Already Registered? Please Login

User Name: 
Remember Me:
Please Note: The "Remember Me" option is not recommended for use with shared computers.

New to the Website?

Register Here: Collegians or Alumnae

Home > What's New > Blogs > Fraternity Blog

Fraternity Blog

Posted On: Wednesday, June 24, 2015 08:05 AM, by Rachel Tilghman
L-R: Hannah, Rachel, and Jessica in Quito, Ecuador
In late April, I took a spontaneous trip to Quito, Ecuador to treat myself for my birthday (call it a quarter-life crisis if you will). I booked the trip with just four days' notice, so I did very little planning, apart from reading a guidebook on my plane ride to South America. I've been part of the Kappa Alpha Theta Global Alumnae Facebook group for a while now, and I've seen members post to find roommates in foreign countries, plan trips, or get recommendations, so I thought I should try it.

I posted in the group, and within hours had made Saturday night dinner plans with two collegians from Zeta Eta/Wofford who were studying abroad for the semester: Hannah Flack and Jessica McClain. I was traveling alone 3,000 miles with no preparation and felt a little bit crazy, but I took comfort in knowing I already had plans with sisters.

In the true spirit of Ecuador, where nothing ever goes as planned, I had some things change, and it was on my bucket list to go to a true futbol (soccer) game in South America, so I messaged Hannah asking if we could swap dinner for a local arena soccer game. She and Jessica met me, and we cheered on the Quito home team while swapping travel stories and favorite Theta memories. After a few days of traveling solo and making friends with foreigners in hostels, it was a breath of fresh of air to talk to sisters.

Join the Kappa Alpha Theta Global Alumnae Facebook group today! Already a member? Tell us what successes you'd had - sister meetups, tips, or stories to share!

Rachel Tilghman, Eta Sigma/Chapman, is president of the Chicago North Shore Alumnae Chapter and serves on the Tau/Northwestern advisory board.

Posted On: Monday, June 15, 2015 08:00 AM, by Tiffany Erica Yoshida
Tiffany Erica Yoshida
Epsilon Sigma/
UC Irvine
CASA. I first heard about Court Appointed Special Advocates my freshman year of college at UC Irvine during sorority recruitment. I never thought I would join a sorority, but my friend convinced me to go through the recruitment process with her. During recruitment, I was given my first introduction to CASA while visiting Epsilon Sigma's facility and decided to join.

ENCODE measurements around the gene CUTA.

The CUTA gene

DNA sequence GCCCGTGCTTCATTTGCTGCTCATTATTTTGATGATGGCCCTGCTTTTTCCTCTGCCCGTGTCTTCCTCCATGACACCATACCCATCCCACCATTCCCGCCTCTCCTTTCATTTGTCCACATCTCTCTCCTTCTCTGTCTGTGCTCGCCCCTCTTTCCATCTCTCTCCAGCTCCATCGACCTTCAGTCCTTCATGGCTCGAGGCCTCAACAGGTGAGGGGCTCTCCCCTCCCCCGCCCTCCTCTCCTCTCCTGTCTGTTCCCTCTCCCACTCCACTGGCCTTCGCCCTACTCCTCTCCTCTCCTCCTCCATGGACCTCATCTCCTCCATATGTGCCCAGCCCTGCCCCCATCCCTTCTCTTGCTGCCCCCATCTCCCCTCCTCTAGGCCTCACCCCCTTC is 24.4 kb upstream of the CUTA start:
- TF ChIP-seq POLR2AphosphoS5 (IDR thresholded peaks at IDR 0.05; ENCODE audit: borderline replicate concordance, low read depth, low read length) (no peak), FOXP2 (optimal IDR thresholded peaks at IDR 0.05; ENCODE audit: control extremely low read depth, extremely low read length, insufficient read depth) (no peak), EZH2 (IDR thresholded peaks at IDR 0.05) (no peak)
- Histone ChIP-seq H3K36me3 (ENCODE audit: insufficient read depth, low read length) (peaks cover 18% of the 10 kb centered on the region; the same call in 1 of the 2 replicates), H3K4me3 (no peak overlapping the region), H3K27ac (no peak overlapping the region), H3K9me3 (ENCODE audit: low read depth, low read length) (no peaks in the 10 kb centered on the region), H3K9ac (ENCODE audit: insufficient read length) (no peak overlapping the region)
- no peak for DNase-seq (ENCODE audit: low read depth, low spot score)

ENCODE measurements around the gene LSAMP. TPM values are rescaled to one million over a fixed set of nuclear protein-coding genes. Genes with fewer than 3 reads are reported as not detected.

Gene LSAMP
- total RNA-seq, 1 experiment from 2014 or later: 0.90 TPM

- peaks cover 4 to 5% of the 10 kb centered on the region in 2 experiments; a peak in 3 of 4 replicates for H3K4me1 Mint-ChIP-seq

Some of my favorite experiences as an undergraduate were the philanthropic events planned by Theta. It was always so fulfilling and gratifying to know that we were supporting and donating what time and funds we could to a very beneficial and impactful cause. In addition to our own events, we had the opportunity to volunteer at some of our local CASA events and fundraisers. Little did I know I would soon be a guest at these annual galas and on the event committee after graduating!

During my senior year, I represented Epsilon Sigma at Robin McGraw's initiation at Omicron/USC. This was a special moment for me as I saw the partnership between CASA and Theta embodied in an inspiring individual. Robin is a national spokeswoman for CASA and now a Theta! Shortly after graduating UCI, I met someone through an interview process, and he coincidentally turned out to be an instrumental figure and supporter and on the board of advisors for CASA. After so many connections, the CASA connection continued to follow me. At this point, I knew CASA was meant to be in my life, and in late 2010, I signed up for training to become a court appointed special advocate.

Since that time, I have had two cases. I am incredibly passionate about CASA. CASA's mission is to "support and promote court-appointed volunteer advocacy so that every abused or neglected child can be safe, establish permanency, and have the opportunity to thrive." I've seen firsthand the impact that this mission has on children, including the current youth I serve. In addition to serving as a CASA, I am involved in CASA's local events to spread its mission and raise awareness.